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Legacy Of:

Charles  M.  Mott sr.

 

Personal Legacy
3 February 1943 [legacy, Charles Mott]
Old ROH book, p. 12
Will sez: Jim: 3 Feb. 43. Flight to check out new buffer oil. Norsen wrote a letter some time ago and also has it on a voice tape, not locating it at the moment. But he said that when he got back to the cockpit and into his pilot's seat, the altimeter was at 41,000 feet and still climbing. He took over and headed down as quickly as possible as nearly everyone was unconscious and freezing. That experience did much toward getting portable oxygen bottles for those crews.

Charles M. Mott's story
One of the more unusual flights I was on was in "Lemon Drop" checking guns and gun oils at high altitudes. We were going up to 28,000 feet to make the tests because the guns and oils were freezing up on the missions. The pilot went to the rear to supervise the tests and the copilot somehow got his oxygen hose disconnected. He passed out and fell with his head between the seats. The plane was on autopilot and in a steep climb. Before anyone knew it, we were up to 39,000 feet. I passed out trying to get to the flight deck without a walk-around bottle. The navigator didn't get as far as I did, in fact, by this time, only two, the pilot and a waist gunner were still conscious.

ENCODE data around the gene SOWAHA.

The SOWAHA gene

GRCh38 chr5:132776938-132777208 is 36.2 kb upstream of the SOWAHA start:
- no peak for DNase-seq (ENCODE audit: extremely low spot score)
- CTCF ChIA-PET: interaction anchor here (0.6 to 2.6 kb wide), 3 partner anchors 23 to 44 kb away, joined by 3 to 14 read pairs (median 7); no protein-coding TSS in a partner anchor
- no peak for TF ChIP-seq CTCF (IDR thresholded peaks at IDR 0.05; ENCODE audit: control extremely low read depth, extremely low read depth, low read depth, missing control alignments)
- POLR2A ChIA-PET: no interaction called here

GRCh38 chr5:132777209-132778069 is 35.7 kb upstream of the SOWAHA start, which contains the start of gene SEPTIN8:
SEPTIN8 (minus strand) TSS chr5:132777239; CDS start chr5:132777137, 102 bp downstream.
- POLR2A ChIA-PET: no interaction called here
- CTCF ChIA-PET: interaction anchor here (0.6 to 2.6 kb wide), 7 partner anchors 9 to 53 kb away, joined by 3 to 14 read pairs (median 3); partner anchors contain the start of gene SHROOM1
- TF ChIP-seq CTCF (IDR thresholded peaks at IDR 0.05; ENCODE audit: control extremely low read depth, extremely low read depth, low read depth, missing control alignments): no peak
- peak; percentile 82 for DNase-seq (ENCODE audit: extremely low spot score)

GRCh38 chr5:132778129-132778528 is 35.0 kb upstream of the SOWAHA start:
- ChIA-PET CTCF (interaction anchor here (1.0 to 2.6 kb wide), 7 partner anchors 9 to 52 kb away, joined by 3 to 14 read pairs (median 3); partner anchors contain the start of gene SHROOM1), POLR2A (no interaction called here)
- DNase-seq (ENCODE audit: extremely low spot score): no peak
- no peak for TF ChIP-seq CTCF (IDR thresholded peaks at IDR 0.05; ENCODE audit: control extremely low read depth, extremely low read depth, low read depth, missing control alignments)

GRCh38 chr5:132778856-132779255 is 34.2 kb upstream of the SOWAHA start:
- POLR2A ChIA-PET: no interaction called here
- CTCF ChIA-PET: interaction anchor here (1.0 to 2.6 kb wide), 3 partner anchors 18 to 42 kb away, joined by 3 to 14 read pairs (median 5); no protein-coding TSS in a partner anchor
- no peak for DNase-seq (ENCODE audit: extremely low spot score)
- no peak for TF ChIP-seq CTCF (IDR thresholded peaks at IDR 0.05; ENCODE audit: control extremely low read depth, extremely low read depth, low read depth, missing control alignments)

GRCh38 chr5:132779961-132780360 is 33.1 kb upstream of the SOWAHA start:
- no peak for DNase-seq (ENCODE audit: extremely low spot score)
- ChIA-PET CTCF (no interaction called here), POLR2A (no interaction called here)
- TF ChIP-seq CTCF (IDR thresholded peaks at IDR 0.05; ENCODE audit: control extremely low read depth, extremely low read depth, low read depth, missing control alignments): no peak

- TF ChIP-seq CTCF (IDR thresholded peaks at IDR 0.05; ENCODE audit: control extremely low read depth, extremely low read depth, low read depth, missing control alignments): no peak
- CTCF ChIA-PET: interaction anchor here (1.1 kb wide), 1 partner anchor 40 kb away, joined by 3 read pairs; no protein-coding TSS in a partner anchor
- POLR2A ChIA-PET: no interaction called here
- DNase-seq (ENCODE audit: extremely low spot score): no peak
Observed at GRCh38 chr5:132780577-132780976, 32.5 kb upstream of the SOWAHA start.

This is just one of the incidents "Lemon Drop" was involved in while in service for the 68th Squadron. Everything did not go as we had been hoping for on this flight, but this and other flights helped us to figure out how to keep our guns from freezing while in combat.

I have to say that there were many other incidents in the service of "Lemon Drop" for our Squadron. I am sure there are others who remember "Lemon Drop," and I would like for this letter to be placed in the Journal so they can drop me a letter recalling some of the days with the 44th Bomb Group.

Dr. Charles M. Mott
224 Office Plaza
Tallahassee, FL 32301
 
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